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How much savings do you need?

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#1 Zicher

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Posted 22 March 2012 - 11:03 AM

When spending money from your savings on a down payment for a house, how much should you retain in savings? Is there a specific amount, or is there a formula based on your income and expenses? To what extent can you rely on the ability to take out a home equity loan if you need additional liquidity?

#2 LoveToLaugh

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Posted 22 March 2012 - 03:26 PM

I think its somewhat normal for people to have very little left in savings after buying a home. I mean in theory, its great if you have extra $$ saved up but folks are often scraping together the last amounts of $ they have for the down payment and closing costs. That said if there is work that needs to be done to the house, obviously there needs to be untouched money for when its needed.
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#3 Zicher

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Posted 23 March 2012 - 08:49 AM

I think its somewhat normal for people to have very little left in savings after buying a home. I mean in theory, its great if you have extra $$ saved up but folks are often scraping together the last amounts of $ they have for the down payment and closing costs. That said if there is work that needs to be done to the house, obviously there needs to be untouched money for when its needed.


So I guess those people have to refinance to pay for simchas?

#4 ThoughtCounts

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Posted 12 April 2012 - 10:36 AM

When spending money from your savings on a down payment for a house, how much should you retain in savings? Is there a specific amount, or is there a formula based on your income and expenses? To what extent can you rely on the ability to take out a home equity loan if you need additional liquidity?


Lots of factors are involved. A few thoughts.

1) The vast majority of homebuyers should have 6 months of living expenses in savings (cash or cash equivalent) left after using money for a downpayment.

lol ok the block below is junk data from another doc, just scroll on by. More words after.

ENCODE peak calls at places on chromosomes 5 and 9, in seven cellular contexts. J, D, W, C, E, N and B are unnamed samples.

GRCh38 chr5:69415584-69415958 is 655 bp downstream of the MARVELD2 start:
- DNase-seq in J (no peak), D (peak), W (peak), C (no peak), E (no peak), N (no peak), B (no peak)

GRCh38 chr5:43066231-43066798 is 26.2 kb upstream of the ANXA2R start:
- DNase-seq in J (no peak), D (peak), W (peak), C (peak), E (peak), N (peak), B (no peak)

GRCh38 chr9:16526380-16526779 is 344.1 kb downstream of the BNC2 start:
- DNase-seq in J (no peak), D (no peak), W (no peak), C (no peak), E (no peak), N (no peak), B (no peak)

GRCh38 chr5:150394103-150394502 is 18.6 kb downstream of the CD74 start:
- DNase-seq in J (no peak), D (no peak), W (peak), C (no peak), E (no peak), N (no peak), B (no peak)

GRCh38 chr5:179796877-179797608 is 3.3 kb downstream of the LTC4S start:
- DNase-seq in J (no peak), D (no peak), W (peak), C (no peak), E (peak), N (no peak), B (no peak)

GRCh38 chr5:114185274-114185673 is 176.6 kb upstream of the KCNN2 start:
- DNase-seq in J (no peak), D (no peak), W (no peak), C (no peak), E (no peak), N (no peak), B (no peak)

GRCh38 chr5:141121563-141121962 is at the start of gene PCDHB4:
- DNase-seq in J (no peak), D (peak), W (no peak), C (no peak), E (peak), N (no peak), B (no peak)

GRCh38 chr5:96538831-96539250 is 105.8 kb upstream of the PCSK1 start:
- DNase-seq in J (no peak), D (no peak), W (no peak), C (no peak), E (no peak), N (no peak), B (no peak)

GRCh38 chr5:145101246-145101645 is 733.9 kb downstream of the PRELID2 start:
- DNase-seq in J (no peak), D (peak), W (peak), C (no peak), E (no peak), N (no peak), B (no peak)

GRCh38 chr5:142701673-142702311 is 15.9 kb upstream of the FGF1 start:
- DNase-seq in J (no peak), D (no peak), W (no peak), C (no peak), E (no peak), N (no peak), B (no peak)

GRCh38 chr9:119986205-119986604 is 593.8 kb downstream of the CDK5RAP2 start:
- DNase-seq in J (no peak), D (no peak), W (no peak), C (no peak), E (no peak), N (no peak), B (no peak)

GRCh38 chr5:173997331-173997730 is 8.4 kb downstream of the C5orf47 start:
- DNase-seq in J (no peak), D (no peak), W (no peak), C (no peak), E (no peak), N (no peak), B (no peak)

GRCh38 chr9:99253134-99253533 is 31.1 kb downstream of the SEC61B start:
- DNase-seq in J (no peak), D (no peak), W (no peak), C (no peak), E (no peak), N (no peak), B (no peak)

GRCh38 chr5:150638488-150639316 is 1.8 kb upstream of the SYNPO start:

2) One should not count on having the ability to take out a home equity loan at a reasonable interest rate. This is due to, credit tightening, one's house could lose value and no equity would be left to borrow against.
3) Orthodox Jews who plan on sending children to private school should be very careful on how big of a loan they can handle relative to their current and future (expected) income.

#5 Szydlowski

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Posted 03 May 2012 - 12:20 PM

Consider that you may have to "fix" things in your home such as pipes broken or a new kitchen or other expenses related to your house.I have money just saved for those expenses. Make a budget is my advice!
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#6 Pinchas

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Posted 04 May 2012 - 01:17 AM

I agree... I had to redo just about everything... electric, gas, water, floor, bathroom, kitchen and I didn't even had money left for the windows...

You could also do the repairs more slowly rather than all at once if it's livable though... but anything you'll need to fix try to deduct from what you are bidding on the house and tell them why!

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#7 33948

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Posted 18 June 2012 - 02:08 PM

To what extent can you rely on the ability to take out a home equity loan if you need additional liquidity?


This is the problem. During the bubble they were giving loans to everyone. Now the banks make it very difficult to get a loan. It depends on your income. If you have a huge income and don't really need the loan, then they are likely to give it to you. I thought typically with older homes a person could get a loan that exceeds the cost of the house and then use the additional money to fix things if needed. Then if you don't need the money just use it to pay on the loan.




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